Not a developer yourself, but ended up in charge of a bunch of them? This is a common conundrum, and also how the scene is set for much misadventure in software development, but it can be done if you are willing to learn and surround yourself with the right people.
Working as a developer and a technical lead myself for some years now. I have seen none developers try to manage developers with varying levels of success.
Based on this, here are some of my top tips on managing devs if you are not one yourself.
A lot of the woes of development teams stem from a lack of transparency on what they are doing and how long and how long it might take. If they do not currently have a way of working transparently so that even the none technical can understand, you need to help them develop one right away. If you can’t do this, you can not assess their capacity; you can not assess if you have too much or too little development resource, and you will not be able to generate even slightly reliable times estimates for work.
Dev teams break down when overloaded. You can not force two pounds of manure into a one-pound bag. You can’t immediately see the resultant mess when you do it to a dev team, but its there, and you will smell it before too long in the form of technical debt and an unhappy workforce.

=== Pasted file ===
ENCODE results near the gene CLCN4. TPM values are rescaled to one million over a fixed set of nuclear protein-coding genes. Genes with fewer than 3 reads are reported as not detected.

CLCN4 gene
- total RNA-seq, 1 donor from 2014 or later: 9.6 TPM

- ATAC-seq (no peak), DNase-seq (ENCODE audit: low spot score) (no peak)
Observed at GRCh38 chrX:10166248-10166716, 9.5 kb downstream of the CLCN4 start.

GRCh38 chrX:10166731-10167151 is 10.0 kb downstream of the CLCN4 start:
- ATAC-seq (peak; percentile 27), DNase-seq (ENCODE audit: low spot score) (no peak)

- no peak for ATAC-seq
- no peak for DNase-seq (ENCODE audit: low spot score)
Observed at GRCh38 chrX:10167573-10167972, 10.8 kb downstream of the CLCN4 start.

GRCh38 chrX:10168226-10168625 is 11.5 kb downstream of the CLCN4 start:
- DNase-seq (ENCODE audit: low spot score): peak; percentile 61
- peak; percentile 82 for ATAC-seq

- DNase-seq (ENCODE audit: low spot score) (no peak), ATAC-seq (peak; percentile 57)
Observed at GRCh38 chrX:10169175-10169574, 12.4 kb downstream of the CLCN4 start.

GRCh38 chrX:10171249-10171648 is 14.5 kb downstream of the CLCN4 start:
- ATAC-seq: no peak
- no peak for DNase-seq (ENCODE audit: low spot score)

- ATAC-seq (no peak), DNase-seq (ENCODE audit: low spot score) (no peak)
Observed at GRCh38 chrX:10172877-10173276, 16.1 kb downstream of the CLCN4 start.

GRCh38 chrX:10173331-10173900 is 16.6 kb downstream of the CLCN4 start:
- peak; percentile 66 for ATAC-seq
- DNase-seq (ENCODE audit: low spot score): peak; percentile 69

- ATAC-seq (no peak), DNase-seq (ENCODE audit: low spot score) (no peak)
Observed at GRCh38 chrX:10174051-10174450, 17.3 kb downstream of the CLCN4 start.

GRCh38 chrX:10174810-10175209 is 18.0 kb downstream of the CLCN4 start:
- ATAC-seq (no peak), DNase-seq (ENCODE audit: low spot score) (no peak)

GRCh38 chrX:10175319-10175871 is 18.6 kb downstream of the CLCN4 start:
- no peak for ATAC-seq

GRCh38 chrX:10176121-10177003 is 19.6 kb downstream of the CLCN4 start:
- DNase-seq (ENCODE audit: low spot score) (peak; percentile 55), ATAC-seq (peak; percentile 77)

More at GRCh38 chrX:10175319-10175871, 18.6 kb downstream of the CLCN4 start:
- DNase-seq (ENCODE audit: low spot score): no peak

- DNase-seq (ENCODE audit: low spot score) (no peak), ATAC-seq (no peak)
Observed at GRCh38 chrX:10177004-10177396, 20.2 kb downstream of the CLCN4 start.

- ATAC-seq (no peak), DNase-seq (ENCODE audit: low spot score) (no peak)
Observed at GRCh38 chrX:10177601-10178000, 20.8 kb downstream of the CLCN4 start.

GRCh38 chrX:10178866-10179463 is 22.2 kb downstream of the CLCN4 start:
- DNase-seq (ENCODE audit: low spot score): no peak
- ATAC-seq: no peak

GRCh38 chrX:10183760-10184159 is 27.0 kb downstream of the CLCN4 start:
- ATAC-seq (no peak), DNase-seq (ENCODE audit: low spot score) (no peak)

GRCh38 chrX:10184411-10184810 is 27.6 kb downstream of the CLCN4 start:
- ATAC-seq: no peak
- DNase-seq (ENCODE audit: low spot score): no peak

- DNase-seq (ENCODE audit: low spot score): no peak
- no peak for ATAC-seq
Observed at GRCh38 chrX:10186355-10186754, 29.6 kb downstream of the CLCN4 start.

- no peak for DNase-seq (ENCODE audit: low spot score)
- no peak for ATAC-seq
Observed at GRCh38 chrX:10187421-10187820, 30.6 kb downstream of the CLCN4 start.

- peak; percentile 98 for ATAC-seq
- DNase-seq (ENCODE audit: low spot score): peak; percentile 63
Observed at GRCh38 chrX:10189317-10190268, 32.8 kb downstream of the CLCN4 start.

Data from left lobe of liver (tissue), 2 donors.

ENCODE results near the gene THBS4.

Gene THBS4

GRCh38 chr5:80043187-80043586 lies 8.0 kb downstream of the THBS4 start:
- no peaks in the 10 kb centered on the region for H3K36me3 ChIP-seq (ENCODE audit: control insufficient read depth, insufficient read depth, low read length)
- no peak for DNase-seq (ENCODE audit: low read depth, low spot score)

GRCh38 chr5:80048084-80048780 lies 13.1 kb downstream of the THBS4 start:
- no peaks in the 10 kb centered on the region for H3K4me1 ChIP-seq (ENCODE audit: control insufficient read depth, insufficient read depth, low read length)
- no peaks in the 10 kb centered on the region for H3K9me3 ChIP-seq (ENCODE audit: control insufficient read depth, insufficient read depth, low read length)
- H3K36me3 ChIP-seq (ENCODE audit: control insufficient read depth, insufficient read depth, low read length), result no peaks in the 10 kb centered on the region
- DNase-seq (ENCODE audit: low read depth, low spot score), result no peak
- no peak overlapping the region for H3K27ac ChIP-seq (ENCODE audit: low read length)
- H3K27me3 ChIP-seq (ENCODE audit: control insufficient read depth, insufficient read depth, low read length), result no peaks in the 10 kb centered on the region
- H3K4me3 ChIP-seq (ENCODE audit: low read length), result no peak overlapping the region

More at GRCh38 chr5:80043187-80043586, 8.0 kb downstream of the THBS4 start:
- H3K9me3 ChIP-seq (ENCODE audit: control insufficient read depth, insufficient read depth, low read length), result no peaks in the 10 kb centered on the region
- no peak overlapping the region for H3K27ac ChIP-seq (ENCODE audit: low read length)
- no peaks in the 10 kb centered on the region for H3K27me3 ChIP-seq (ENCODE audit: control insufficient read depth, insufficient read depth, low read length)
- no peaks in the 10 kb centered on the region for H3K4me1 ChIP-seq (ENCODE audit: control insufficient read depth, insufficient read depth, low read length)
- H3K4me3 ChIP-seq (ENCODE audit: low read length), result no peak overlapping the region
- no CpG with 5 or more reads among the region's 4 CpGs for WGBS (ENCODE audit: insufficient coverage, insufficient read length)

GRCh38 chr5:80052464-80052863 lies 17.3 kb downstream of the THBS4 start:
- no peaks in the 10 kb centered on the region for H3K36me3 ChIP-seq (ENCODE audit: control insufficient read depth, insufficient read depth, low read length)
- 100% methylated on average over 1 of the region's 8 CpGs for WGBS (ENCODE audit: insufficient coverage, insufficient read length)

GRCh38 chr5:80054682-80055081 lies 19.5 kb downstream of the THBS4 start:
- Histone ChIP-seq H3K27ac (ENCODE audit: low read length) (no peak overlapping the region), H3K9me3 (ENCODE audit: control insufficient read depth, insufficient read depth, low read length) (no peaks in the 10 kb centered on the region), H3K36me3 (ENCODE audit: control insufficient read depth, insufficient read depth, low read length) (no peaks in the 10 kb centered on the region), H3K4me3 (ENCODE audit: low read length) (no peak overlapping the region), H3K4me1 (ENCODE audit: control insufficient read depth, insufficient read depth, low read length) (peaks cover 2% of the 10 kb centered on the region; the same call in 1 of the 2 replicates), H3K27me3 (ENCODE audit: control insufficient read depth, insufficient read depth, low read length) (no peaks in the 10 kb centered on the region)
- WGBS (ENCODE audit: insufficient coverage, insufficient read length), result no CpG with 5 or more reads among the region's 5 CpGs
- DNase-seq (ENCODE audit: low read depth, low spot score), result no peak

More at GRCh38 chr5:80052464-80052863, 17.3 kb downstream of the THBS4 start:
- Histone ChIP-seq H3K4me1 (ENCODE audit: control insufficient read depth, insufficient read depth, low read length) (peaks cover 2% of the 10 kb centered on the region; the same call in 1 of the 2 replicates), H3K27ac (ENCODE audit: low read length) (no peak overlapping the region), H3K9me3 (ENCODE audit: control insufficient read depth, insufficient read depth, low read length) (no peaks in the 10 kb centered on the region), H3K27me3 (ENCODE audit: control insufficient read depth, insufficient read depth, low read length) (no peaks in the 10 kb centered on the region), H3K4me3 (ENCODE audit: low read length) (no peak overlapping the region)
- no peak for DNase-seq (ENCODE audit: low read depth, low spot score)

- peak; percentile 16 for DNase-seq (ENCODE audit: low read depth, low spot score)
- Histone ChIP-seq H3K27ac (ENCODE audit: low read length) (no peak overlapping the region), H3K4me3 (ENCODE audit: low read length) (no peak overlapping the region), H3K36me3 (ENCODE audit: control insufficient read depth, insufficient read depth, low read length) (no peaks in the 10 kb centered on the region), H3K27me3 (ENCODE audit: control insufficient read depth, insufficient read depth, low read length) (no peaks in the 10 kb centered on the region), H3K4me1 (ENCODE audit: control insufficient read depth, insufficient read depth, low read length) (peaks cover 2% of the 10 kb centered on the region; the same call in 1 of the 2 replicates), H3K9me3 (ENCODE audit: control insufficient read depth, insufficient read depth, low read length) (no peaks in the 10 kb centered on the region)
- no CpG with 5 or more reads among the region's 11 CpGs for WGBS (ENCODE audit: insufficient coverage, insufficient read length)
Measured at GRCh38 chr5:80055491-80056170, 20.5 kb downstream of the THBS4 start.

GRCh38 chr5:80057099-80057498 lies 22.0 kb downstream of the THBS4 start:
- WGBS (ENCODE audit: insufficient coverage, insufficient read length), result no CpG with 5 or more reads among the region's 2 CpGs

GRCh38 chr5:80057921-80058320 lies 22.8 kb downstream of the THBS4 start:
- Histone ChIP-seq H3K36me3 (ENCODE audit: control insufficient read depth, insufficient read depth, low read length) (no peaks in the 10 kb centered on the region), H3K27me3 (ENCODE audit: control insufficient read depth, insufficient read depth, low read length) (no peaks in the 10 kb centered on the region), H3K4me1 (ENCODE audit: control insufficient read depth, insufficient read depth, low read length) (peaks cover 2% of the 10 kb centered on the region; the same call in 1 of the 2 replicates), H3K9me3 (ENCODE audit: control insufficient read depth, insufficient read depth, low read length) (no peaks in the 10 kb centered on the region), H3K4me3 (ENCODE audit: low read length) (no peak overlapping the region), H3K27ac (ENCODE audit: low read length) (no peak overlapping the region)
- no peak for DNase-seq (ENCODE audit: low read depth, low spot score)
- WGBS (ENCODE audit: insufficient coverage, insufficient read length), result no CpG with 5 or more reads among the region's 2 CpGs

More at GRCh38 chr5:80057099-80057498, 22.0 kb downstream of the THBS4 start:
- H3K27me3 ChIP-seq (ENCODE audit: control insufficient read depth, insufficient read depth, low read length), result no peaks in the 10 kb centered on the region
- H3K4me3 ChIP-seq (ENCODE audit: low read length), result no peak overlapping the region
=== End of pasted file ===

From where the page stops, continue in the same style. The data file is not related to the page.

Somebody must carefully control all workflow to the devs and ensure the machine does not become overloaded. No exceptions.
Developers can find it pretty exhausting when a non-technical person manages them. Rightly or wrongly, It instantly puts you in a respect deficit situation. You have to be likeable, so developers want to please you.
Behave like a d**k, and you will not get the co-operation you need to do your job well.
We all know the dev room can smell like the elephant house. But best not to walk in and declare it.
Developers are seriously in demand. There are not enough of them to go around, and at the moment, any half-decent developer could find another job in days.
Don’t expect them to give up their weekends and evenings for free. If they wanted to work during that time, they could be moonlighting at contractors' rates. Don’t assume you can give them free pizza, and they will be grateful that they stayed till 10.
If a dev is unhappy, they won’t hang around.
You can’t mentor developers in technical matters if you are not from a development background, so if there’s nobody qualified enough in the team to act as a mentor, you need to bring someone in. This is particularly important in remote teams.
Communication is not often the forte of developers.
If they are raising a concern about an aspect of development, even if they can’t explain themself fully and coherently, you need to coach them so you can understand their problems. Do not just dismiss them because issues they are highlighting or the long-term consequence are not immediately apparent to you. So many times, I have seen businesses make decisions with adverse effects, which developers attempted to highlight as an issue before it occurred.
Not Being able to assess your team's work is a big issue for none technical managers. You can evaluate the finished product, but not what makes it. And you are trusting the developers to build something when they know full well you can not govern them. This requires more trust than perhaps should be given.
Employ somebody senior who can review code and ask awkward questions.
If you were, you’d be the developer.